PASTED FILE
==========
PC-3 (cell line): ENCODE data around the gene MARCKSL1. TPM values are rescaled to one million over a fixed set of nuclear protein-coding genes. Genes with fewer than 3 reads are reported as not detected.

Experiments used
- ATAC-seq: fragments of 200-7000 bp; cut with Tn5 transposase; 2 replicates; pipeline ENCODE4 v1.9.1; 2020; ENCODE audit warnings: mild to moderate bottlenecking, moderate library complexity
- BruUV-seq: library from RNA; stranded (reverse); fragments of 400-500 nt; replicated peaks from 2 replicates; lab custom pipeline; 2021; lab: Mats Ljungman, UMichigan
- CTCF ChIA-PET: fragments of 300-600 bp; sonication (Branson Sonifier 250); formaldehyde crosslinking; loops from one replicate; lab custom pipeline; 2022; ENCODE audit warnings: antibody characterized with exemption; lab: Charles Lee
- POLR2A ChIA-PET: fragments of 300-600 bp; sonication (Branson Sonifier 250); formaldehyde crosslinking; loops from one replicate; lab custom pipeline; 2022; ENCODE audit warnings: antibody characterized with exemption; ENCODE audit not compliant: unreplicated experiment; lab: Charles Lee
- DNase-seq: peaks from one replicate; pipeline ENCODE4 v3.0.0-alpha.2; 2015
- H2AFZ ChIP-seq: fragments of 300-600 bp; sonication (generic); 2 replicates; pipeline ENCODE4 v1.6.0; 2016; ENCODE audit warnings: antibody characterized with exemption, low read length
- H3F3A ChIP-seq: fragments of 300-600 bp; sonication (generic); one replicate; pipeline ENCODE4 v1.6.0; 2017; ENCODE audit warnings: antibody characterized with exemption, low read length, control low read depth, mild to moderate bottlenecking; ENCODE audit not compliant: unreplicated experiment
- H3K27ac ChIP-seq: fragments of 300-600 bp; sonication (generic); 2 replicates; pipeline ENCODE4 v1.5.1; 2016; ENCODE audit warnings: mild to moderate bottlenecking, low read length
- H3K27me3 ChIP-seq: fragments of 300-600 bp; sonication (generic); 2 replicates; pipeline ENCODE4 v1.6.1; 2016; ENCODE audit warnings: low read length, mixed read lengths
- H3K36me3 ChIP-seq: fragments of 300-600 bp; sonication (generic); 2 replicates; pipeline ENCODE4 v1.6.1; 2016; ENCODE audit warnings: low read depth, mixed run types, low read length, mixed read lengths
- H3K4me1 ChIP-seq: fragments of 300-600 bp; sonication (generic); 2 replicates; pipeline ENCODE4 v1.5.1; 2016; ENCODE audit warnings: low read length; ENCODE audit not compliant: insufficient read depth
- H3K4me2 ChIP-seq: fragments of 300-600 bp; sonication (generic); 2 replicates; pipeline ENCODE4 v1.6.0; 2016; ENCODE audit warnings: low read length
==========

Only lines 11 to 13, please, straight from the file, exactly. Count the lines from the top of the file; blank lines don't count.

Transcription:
- H3K27me3 ChIP-seq: fragments of 300-600 bp; sonication (generic); 2 replicates; pipeline ENCODE4 v1.6.1; 2016; ENCODE audit warnings: low read length, mixed read lengths
- H3K36me3 ChIP-seq: fragments of 300-600 bp; sonication (generic); 2 replicates; pipeline ENCODE4 v1.6.1; 2016; ENCODE audit warnings: low read depth, mixed run types, low read length, mixed read lengths
- H3K4me1 ChIP-seq: fragments of 300-600 bp; sonication (generic); 2 replicates; pipeline ENCODE4 v1.5.1; 2016; ENCODE audit warnings: low read length; ENCODE audit not compliant: insufficient read depth